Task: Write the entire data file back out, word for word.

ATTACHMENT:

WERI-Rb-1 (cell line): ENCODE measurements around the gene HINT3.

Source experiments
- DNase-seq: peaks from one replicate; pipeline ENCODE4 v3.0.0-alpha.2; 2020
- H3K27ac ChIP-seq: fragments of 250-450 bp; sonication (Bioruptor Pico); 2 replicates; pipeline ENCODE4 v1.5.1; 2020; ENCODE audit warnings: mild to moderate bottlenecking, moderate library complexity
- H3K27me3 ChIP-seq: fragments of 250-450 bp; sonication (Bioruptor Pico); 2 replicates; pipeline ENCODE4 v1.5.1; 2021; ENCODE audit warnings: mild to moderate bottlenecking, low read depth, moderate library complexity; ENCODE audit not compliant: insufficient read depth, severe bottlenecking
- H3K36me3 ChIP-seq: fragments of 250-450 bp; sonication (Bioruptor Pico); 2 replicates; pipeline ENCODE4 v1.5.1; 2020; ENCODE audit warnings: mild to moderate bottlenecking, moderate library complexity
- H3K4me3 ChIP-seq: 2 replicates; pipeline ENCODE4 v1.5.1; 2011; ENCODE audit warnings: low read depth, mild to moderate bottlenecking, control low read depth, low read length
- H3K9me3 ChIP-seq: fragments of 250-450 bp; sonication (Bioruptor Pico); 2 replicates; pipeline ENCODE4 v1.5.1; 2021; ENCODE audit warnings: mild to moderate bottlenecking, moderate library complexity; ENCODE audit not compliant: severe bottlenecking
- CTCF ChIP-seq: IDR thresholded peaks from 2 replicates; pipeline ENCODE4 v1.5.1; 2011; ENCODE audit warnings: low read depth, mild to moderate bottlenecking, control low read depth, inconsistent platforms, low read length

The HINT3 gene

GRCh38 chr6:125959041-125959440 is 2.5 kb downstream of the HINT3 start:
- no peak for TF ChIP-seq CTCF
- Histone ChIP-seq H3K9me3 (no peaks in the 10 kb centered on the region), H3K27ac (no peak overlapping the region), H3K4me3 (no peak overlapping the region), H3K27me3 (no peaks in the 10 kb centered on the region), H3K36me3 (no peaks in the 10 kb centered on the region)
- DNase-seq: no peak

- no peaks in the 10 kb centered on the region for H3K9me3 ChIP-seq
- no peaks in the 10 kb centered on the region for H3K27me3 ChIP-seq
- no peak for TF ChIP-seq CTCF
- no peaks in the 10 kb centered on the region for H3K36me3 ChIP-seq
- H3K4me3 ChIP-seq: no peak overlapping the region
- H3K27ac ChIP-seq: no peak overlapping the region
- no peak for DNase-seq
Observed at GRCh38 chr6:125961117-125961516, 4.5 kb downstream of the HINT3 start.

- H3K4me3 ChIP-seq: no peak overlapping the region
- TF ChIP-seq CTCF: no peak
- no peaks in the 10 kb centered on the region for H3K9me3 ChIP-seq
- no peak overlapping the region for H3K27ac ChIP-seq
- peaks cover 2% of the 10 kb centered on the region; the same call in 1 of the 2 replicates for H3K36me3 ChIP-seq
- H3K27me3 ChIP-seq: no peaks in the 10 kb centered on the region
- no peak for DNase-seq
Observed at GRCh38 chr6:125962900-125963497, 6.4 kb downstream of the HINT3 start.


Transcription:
WERI-Rb-1 (cell line): ENCODE measurements around the gene HINT3.

Source experiments
- DNase-seq: peaks from one replicate; pipeline ENCODE4 v3.0.0-alpha.2; 2020
- H3K27ac ChIP-seq: fragments of 250-450 bp; sonication (Bioruptor Pico); 2 replicates; pipeline ENCODE4 v1.5.1; 2020; ENCODE audit warnings: mild to moderate bottlenecking, moderate library complexity
- H3K27me3 ChIP-seq: fragments of 250-450 bp; sonication (Bioruptor Pico); 2 replicates; pipeline ENCODE4 v1.5.1; 2021; ENCODE audit warnings: mild to moderate bottlenecking, low read depth, moderate library complexity; ENCODE audit not compliant: insufficient read depth, severe bottlenecking
- H3K36me3 ChIP-seq: fragments of 250-450 bp; sonication (Bioruptor Pico); 2 replicates; pipeline ENCODE4 v1.5.1; 2020; ENCODE audit warnings: mild to moderate bottlenecking, moderate library complexity
- H3K4me3 ChIP-seq: 2 replicates; pipeline ENCODE4 v1.5.1; 2011; ENCODE audit warnings: low read depth, mild to moderate bottlenecking, control low read depth, low read length
- H3K9me3 ChIP-seq: fragments of 250-450 bp; sonication (Bioruptor Pico); 2 replicates; pipeline ENCODE4 v1.5.1; 2021; ENCODE audit warnings: mild to moderate bottlenecking, moderate library complexity; ENCODE audit not compliant: severe bottlenecking
- CTCF ChIP-seq: IDR thresholded peaks from 2 replicates; pipeline ENCODE4 v1.5.1; 2011; ENCODE audit warnings: low read depth, mild to moderate bottlenecking, control low read depth, inconsistent platforms, low read length

The HINT3 gene

GRCh38 chr6:125959041-125959440 is 2.5 kb downstream of the HINT3 start:
- no peak for TF ChIP-seq CTCF
- Histone ChIP-seq H3K9me3 (no peaks in the 10 kb centered on the region), H3K27ac (no peak overlapping the region), H3K4me3 (no peak overlapping the region), H3K27me3 (no peaks in the 10 kb centered on the region), H3K36me3 (no peaks in the 10 kb centered on the region)
- DNase-seq: no peak

- no peaks in the 10 kb centered on the region for H3K9me3 ChIP-seq
- no peaks in the 10 kb centered on the region for H3K27me3 ChIP-seq
- no peak for TF ChIP-seq CTCF
- no peaks in the 10 kb centered on the region for H3K36me3 ChIP-seq
- H3K4me3 ChIP-seq: no peak overlapping the region
- H3K27ac ChIP-seq: no peak overlapping the region
- no peak for DNase-seq
Observed at GRCh38 chr6:125961117-125961516, 4.5 kb downstream of the HINT3 start.

- H3K4me3 ChIP-seq: no peak overlapping the region
- TF ChIP-seq CTCF: no peak
- no peaks in the 10 kb centered on the region for H3K9me3 ChIP-seq
- no peak overlapping the region for H3K27ac ChIP-seq
- peaks cover 2% of the 10 kb centered on the region; the same call in 1 of the 2 replicates for H3K36me3 ChIP-seq
- H3K27me3 ChIP-seq: no peaks in the 10 kb centered on the region
- no peak for DNase-seq
Observed at GRCh38 chr6:125962900-125963497, 6.4 kb downstream of the HINT3 start.